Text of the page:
Explain NULL Pointer in C with Examples

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This C Tutorial Explains NULL Pointer in C Programming with Examples.

A NULL Pointer in C is a special type of pointer which points to nowhere i.e. not anywhere. Pointers declared in program but not initialized contain garbage addresses, pointing to locations beyond the storage allocated to program by the compiler. But these are not NULL Pointers. For example:

/*
 * uninitialized_pointer.c -- Program shows several different uninitialized
 * pointers
 */
#include <stdio.h>
 
int main(void)
{
    int *iptr;    /* iptr declared pointer-to-integer */
    int *ip;      /* ip declared pointer-to-integer */
    char *cp;     /* cp declared pointer-to-character */
    float *fp;    /* fp declared pointer-to-float */
 
    printf("Default Address \"iptr\" holds as %p\n", iptr);
    printf("Default Address \"ip\" holds as %p\n", ip);
    printf("Default Address \"cp\" holds as %p\n", cp);
    printf("Default Address \"fp\" holds as %p\n", fp);
 
    return 0;
}

Output:

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Default Address "iptr" holds as (nil)
Default Address "ip" holds as 0x7fff69f3bd80
Default Address "cp" holds as 0x400420
Default Address "fp" holds as (nil)

O key! Now, look at how can we make a pointer NULL and understand its purpose in a program? Consider an example, below,

/* null_pointer.c -- Program shows how to make a pointer NULL */
#include <stdio.h>
 
int main(void)
{
    int *nptr = 0;     /* making nptr a NULL pointer */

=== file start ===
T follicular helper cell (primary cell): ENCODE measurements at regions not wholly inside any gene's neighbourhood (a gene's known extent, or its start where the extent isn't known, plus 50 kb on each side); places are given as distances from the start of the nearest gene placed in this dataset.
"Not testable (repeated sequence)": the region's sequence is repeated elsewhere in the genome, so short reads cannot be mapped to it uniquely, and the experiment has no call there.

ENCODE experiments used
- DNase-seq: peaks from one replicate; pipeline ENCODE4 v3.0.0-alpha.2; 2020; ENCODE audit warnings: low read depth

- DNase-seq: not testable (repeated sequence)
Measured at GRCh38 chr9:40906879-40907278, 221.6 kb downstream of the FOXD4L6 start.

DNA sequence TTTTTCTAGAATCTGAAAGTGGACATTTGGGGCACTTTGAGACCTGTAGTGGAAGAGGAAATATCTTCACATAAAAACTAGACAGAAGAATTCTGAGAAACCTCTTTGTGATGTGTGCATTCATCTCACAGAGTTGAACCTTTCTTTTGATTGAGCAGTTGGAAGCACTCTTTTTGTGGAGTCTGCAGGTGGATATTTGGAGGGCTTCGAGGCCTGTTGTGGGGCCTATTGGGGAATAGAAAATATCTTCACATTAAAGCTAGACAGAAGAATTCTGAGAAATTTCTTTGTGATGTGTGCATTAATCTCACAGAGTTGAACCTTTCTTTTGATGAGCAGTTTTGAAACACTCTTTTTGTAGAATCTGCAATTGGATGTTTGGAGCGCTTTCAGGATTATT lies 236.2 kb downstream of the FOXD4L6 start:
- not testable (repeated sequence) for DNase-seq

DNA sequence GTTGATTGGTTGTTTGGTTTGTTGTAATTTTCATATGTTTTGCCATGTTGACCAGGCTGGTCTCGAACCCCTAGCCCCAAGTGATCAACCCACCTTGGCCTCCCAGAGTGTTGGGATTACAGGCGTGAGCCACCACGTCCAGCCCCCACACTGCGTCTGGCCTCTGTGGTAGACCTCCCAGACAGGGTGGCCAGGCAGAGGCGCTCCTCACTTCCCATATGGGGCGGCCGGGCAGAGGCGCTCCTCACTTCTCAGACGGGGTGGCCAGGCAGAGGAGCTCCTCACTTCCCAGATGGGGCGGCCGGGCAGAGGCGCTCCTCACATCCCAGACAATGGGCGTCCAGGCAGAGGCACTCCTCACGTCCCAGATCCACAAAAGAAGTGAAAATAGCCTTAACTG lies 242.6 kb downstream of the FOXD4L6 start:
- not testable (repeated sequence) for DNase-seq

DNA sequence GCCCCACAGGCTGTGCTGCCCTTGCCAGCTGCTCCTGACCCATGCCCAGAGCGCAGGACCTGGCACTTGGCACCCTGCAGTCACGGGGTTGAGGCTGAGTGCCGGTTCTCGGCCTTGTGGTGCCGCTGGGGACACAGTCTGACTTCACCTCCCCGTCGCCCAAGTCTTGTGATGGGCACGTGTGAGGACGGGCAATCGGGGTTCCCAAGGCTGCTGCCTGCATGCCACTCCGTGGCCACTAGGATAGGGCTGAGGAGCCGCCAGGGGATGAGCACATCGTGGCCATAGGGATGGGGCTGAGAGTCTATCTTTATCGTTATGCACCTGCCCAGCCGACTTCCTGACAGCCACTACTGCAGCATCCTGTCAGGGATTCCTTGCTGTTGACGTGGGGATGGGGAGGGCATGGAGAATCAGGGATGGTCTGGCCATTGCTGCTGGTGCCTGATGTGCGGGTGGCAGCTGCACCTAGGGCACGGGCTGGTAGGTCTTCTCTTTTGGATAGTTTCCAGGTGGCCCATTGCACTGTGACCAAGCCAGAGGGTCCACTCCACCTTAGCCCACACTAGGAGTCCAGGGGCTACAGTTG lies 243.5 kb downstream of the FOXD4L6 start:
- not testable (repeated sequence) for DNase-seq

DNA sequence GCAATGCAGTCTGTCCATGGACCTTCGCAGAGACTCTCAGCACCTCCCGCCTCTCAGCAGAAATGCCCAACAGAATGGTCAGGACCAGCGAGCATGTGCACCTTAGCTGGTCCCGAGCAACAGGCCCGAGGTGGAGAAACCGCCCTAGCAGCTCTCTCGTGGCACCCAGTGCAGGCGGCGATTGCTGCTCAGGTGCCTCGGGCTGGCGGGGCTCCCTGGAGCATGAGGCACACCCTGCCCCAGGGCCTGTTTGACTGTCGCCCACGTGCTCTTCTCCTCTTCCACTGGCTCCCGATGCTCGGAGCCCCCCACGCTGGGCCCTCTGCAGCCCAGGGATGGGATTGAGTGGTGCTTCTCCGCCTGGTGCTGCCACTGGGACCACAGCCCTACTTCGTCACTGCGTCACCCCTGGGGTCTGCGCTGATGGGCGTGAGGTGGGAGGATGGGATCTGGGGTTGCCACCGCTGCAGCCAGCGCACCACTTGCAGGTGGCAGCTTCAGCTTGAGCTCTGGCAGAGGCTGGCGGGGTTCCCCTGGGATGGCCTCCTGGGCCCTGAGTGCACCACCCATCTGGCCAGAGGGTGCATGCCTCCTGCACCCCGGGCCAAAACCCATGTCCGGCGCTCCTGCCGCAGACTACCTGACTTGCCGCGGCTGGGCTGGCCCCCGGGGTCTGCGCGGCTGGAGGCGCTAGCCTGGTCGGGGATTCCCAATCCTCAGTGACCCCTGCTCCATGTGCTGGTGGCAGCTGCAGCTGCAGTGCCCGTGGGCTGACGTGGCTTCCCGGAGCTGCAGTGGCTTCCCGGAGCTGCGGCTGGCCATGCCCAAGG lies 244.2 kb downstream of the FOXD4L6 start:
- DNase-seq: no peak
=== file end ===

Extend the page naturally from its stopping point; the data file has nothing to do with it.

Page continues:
char *cp = 0;      /* making cp a NULL pointer */
    float *fp = 0;     /* making fp a NULL pointer */ 
 
    printf("In exp. /"int *nptr = 0/"\n");
    if (!nptr)         /* test if nptr is NULL or not */
        printf("nptr is a NULL pointer!\n\n");
    else
        printf("\nnptr is not a NULL pointer!\n\n");
 
    printf("In exp. /"char *cp = 0/"\n");
    if (!cp)           /* test if cp is NULL or not */
        printf("cp is a NULL pointer!\n\n");
    else
        printf("cp is not a NULL pointer!\n\n");
 
    printf("In exp. /"float *fp = 0/"\n");
    if (!fp)           /* test if fp is NULL or not */
        printf("fp is a NULL pointer!\n\n");
    else
        printf("fp is not a NULL pointer!\n\n");
 
    return 0;
}

See the output below:

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In exp. "int *nptr = 0"
nptr is a NULL pointer!
 
In exp. "char *cp = 0"
cp is a NULL pointer!
 
In exp. "float *fp = 0"
fp is a NULL pointer!

We observed in above program, how we, by assigning ZERO ‘0’ to pointer to any type, made it a NULL Pointer. This is a source code convention. Internally, however, the value for NULL pointer actually be something different and compiler takes care of translating between zero and internal value.

Remember that Null pointer points to nowhere in memory so NEVER Dereference it for this causes Segmentation Fault.

Basically, any uninitialized pointer, if in a program, is made NULL and then used differently, for ex. function can return NULL if searching an array for a particular value and not found, or set last element of an array of pointers as NULL for ease of accessing the array.

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Manish Bhojasia, a technology veteran with 20+ years @ Cisco & Wipro, is Founder and CTO at Sanfoundry. He is Linux Kernel Developer & SAN Architect and is passionate about competency developments in these areas. He lives in Bangalore and delivers focused training sessions to IT professionals in Linux Kernel, Linux Debugging, Linux Device Drivers, Linux Networking, Linux Storage, Advanced C Programming, SAN Storage Technologies, SCSI Internals & Storage Protocols such as iSCSI & Fiber Channel. Stay connected with him @ LinkedIn